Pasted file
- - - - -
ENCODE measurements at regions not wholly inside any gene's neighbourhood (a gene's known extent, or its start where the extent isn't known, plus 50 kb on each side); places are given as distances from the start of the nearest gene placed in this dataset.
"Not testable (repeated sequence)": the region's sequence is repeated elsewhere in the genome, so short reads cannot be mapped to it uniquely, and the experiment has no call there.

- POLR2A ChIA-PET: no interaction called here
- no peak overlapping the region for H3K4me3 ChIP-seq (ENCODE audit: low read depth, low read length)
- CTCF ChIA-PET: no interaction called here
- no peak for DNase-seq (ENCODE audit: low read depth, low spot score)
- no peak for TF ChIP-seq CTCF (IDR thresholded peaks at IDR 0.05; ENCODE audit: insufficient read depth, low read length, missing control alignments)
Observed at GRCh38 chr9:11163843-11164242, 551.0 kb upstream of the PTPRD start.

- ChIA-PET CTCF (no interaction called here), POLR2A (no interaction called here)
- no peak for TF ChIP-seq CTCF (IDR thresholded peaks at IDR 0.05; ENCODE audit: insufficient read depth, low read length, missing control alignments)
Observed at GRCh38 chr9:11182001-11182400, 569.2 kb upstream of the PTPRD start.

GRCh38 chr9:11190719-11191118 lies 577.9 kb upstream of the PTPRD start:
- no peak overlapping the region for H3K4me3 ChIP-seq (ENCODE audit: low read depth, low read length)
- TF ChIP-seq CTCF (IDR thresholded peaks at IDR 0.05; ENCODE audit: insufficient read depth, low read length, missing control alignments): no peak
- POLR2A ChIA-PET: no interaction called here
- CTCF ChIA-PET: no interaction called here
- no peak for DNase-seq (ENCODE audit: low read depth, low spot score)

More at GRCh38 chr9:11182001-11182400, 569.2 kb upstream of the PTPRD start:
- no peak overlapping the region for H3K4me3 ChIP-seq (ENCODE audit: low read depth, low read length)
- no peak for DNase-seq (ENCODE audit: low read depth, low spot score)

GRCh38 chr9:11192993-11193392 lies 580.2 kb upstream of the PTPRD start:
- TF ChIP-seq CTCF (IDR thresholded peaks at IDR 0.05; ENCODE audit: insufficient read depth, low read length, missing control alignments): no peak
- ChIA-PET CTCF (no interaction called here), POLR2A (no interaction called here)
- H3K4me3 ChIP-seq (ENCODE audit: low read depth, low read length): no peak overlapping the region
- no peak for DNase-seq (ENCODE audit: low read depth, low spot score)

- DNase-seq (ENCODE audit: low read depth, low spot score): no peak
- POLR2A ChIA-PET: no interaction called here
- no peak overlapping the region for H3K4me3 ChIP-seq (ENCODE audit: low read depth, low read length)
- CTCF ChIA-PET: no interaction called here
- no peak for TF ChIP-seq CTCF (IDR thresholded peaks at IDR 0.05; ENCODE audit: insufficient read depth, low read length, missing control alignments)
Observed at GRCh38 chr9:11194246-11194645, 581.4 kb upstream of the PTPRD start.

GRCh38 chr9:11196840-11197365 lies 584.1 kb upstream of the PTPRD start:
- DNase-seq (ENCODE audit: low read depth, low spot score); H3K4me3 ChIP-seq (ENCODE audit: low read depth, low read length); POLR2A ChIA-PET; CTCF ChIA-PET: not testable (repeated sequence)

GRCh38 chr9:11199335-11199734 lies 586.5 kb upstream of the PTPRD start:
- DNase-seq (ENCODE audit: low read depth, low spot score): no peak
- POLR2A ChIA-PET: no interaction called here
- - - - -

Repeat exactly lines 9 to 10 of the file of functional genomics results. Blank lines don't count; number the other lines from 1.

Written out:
- ChIA-PET CTCF (no interaction called here), POLR2A (no interaction called here)
- no peak for TF ChIP-seq CTCF (IDR thresholded peaks at IDR 0.05; ENCODE audit: insufficient read depth, low read length, missing control alignments)